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Branch v. United States

United States District Court, S.D. Alabama, Southern Division

March 10, 2015

BRETT W. BRANCH, (#XXXXX-XXX), Petitioner,
v.
UNITED STATES OF AMERICA, Respondent. Criminal No. 08-00327-CG

ORDER

CALLIE V.S. GRANADE, District Judge.

Pending before the Court is Brett W. Branch's Motion to Vacate, Set Aside, or Correct Sentence under 28 U.S.C. § 2255 and supporting memorandum (Docs. 907, 913), the Government's response in opposition thereto (Doc. 914), and Branch's reply (Doc 916). Having carefully reviewed the record, the Court finds that Branch's Motion to Vacate, Set Aside, or Correct Sentence under 28 U.S.C. § 2255 (Doc. 907) is due to be DENIED, that this action is due to be DISMISSED, and that Branch is not entitled to a certificate of appealability, and consequently, is not entitled to appeal in forma pauperis. [1]

I. Background

On December 30, 2008, Branch and eleven co-defendants were charged in a 198-count superseding indictment (Doc. 4). After nearly a month-long trial, the jury found Branch guilty of 46 separate counts: count 1: conspiracy to illegally dispense and distribute anabolic steroids, counts 2-37: illegally distributing anabolic steroids, counts 88-95: illegally distributing anabolic steroids to a person under the age of 21, and count 96: money laundering. (Docs. 625, 634). Branch's sentencing was scheduled for July 7, 2010. (Doc. 634). At the joint request of the parties, the Court rescheduled Branch's sentencing for November 3, 2010. (Doc. 726; see also Notice of Hearing between Docs. 834 and 835).

Prior to the sentencing hearing, the United States Probation office prepared a Presentence Investigation Report (hereinafter "PSR") using the 2009 edition of the United States Sentencing Guidelines. (Doc. 804). In the PSR, Branch's base offense level was determined to be 21, based on the total quantity of anabolic steroids attributable to Branch. (Doc. 804 at 35-36, ¶ 122). Branch was assessed a four-level enhancement for his role as an organizer/leader in the offense, which involved five or more people, and a two-level enhancement for obstruction of justice pursuant to U.S.S.G. § 3C1.1 because Branch testified falsely at trial. ( Id., at 36, ¶¶ 125, 126). Branch's total offense level was calculated at 27 with a criminal history category of I, which resulted in a guideline range of 70 to 87 months. ( Id., at 36-37, 43, ¶¶ 131, 134, 161).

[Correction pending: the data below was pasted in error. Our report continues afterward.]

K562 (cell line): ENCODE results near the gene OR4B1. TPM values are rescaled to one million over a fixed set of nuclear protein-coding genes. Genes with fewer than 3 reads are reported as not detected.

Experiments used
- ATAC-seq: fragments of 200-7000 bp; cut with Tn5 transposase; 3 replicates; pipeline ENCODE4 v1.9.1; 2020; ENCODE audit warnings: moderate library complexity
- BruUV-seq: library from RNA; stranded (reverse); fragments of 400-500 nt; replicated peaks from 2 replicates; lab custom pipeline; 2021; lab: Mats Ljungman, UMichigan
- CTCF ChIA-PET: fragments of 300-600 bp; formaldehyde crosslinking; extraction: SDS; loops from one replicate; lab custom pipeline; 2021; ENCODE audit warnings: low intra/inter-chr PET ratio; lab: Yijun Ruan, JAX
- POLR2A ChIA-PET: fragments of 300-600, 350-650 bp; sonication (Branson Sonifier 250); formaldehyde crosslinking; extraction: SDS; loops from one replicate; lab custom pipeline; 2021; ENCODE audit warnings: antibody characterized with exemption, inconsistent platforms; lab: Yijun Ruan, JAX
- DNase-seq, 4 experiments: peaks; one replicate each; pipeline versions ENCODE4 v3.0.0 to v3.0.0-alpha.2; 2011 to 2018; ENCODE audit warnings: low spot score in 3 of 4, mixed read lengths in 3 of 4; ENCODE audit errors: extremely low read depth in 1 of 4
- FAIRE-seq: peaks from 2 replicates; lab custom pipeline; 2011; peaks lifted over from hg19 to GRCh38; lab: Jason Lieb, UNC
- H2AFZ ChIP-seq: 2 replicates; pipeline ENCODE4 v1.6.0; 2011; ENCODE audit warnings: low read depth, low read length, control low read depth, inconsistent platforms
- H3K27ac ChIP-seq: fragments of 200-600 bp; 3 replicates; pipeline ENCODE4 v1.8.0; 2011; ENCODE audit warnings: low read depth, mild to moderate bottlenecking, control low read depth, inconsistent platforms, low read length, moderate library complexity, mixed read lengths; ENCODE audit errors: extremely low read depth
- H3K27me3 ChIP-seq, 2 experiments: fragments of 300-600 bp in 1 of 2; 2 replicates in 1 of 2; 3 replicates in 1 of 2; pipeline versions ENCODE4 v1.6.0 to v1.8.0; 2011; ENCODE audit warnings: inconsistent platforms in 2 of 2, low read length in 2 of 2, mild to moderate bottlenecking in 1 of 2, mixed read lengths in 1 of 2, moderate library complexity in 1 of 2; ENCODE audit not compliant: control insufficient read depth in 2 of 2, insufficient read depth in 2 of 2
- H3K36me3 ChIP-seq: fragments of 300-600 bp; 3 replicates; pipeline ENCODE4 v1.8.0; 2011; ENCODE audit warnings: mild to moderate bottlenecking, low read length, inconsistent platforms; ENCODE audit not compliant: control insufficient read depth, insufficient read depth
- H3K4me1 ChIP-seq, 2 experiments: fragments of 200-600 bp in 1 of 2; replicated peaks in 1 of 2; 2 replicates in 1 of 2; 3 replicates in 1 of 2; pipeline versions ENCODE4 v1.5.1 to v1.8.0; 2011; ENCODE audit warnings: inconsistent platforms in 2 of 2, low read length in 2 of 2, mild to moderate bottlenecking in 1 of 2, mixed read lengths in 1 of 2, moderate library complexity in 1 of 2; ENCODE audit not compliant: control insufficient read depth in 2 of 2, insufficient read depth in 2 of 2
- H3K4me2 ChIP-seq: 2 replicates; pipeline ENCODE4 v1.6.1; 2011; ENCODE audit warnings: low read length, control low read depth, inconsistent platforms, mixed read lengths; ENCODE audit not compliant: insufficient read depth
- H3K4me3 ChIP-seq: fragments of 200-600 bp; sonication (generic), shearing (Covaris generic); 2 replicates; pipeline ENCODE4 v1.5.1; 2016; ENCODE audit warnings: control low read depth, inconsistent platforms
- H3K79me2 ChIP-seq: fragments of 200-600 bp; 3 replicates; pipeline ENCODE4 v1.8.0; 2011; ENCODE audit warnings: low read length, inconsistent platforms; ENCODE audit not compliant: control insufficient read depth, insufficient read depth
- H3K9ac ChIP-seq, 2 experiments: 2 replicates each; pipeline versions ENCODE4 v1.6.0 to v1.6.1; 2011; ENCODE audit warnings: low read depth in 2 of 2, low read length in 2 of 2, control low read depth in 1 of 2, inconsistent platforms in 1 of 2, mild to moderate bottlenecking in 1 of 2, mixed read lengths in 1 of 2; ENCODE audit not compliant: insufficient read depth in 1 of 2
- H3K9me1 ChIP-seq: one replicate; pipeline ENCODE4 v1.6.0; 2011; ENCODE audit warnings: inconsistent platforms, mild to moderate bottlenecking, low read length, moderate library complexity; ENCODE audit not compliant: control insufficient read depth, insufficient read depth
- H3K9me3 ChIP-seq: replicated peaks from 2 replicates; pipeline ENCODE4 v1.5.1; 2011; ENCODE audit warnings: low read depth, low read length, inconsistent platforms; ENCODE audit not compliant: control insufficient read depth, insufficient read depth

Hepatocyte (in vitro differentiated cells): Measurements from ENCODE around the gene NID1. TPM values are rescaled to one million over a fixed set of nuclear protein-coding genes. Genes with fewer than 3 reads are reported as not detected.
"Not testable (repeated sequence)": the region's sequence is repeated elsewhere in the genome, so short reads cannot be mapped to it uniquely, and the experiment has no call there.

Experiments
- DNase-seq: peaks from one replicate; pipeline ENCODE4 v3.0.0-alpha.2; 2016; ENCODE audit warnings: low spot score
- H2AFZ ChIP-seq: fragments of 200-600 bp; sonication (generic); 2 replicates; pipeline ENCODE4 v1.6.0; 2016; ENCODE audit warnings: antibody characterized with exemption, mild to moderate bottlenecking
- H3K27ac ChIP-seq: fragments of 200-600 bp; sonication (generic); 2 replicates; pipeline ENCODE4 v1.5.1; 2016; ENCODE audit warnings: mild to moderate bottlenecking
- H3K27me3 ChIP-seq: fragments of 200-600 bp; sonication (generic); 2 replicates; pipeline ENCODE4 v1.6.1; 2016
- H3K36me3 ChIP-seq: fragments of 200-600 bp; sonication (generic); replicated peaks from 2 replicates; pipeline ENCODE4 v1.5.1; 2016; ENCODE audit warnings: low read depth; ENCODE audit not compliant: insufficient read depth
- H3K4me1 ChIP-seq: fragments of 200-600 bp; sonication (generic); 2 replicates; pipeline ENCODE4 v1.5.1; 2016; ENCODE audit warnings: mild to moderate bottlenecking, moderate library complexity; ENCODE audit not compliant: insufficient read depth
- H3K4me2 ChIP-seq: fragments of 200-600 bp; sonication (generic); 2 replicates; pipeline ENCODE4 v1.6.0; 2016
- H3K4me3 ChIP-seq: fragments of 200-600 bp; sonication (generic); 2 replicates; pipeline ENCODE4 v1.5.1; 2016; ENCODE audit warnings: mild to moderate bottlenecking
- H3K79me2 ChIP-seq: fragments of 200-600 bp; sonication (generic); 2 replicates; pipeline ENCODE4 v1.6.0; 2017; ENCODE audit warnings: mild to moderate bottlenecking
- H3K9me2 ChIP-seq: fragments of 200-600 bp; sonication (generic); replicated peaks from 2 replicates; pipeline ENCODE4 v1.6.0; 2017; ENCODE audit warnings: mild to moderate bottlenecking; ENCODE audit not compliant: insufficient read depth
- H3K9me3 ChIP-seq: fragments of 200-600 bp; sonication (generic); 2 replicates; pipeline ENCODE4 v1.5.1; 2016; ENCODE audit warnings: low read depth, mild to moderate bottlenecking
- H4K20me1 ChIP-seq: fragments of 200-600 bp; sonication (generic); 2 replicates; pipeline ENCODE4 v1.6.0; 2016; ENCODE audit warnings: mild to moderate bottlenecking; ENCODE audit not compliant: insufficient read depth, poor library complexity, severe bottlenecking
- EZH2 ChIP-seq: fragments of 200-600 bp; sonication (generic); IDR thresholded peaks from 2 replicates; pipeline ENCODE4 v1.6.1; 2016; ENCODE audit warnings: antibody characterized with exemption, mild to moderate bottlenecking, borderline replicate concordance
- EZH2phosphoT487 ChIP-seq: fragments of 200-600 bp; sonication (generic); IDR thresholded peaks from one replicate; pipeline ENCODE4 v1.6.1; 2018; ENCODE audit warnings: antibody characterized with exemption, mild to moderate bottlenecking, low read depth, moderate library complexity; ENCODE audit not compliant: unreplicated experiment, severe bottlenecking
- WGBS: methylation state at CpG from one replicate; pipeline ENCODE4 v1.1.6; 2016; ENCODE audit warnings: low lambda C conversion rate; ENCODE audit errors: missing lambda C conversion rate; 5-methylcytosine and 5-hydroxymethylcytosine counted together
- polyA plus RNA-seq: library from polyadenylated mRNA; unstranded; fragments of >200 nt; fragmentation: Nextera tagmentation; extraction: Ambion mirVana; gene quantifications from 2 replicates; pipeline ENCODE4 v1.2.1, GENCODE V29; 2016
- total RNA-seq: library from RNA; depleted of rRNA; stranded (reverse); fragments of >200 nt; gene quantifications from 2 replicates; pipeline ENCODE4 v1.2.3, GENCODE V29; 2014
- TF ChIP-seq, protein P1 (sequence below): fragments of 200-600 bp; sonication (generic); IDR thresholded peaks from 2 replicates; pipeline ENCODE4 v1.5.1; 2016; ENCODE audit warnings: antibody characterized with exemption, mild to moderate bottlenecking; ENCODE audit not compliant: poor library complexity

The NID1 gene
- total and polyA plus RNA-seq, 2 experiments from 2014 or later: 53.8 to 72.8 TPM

Prior to sentencing, Branch objected to the four-level enhancement for his role as an organizer/leader and to the two-level enhancement assessed for obstruction of justice based on Branch's contention that his testimony "was substantially true." (Doc. 829). Upon consideration of Branch's objections, Probation responded that based on the testimony presented at trial, Branch was more culpable than most of the other five parties because Branch "directed the actions", "actively recruited others", and "received a large share of the fruits of the crime". (Doc. 836 at 1, ¶ 1). Probation further responded that pursuant to Note 4 of the U.S.S.G. § 3C1.1, a two-level enhancement for obstruction of justice was justified if the Court finds that Branch's trial testimony was false. ( Id., at 1, ¶ 2). At sentencing, the Court adopted the PSR. (Doc. 848 at 1). In doing so, the Court found that Branch was properly assessed both enhancements and sentenced Branch to 87 months imprisonment, which consisted of 60 months as to each of counts 1 through 37 and 87 months as to each of counts 88 through 96, all terms to run concurrently. (Doc. 847). Branch was also assessed a $100 special assessment fee on each of the counts for a sum on $4600. (Id.). Branch did not appeal his conviction or sentence.

On October 18, 2011[2], [3], Branch filed the instant petition seeking habeas relief citing four claims of ineffective assistance of counsel based on his counsel's 1) failure to file a motion to sever and to seek a separate trial or plea, (which Branch contends also led to his false statement enhancement), 2) failure to object to four-level leadership enhancement, 3) failure to challenge the number of units of steroids attributed to him[4], and 4) failure to "make it clear to the Court or to the jury [Branch's] involvement in this alleged conspiracy." (Doc. 907 at 4-5; Doc. 913 at 10). Branch argues that but for his counsel's ineffectiveness, "the two point enhancement for obstruction of justice and the four points for leader/organizer would not have stood after challenge." (Doc. 913 at 10).